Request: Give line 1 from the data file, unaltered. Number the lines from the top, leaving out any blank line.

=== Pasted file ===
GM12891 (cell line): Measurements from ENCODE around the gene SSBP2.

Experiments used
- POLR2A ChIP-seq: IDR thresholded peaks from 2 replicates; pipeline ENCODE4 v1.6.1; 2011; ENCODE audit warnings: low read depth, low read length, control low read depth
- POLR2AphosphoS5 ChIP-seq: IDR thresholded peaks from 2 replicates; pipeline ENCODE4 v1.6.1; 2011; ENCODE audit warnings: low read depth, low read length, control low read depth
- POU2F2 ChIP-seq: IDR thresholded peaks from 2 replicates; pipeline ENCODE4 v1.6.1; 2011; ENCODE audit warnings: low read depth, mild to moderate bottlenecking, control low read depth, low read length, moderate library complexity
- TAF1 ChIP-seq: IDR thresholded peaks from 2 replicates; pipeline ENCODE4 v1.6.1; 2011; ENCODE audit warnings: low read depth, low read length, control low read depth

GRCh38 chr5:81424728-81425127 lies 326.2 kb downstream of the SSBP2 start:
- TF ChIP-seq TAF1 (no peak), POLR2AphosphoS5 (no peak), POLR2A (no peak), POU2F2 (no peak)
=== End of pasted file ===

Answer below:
GM12891 (cell line): Measurements from ENCODE around the gene SSBP2.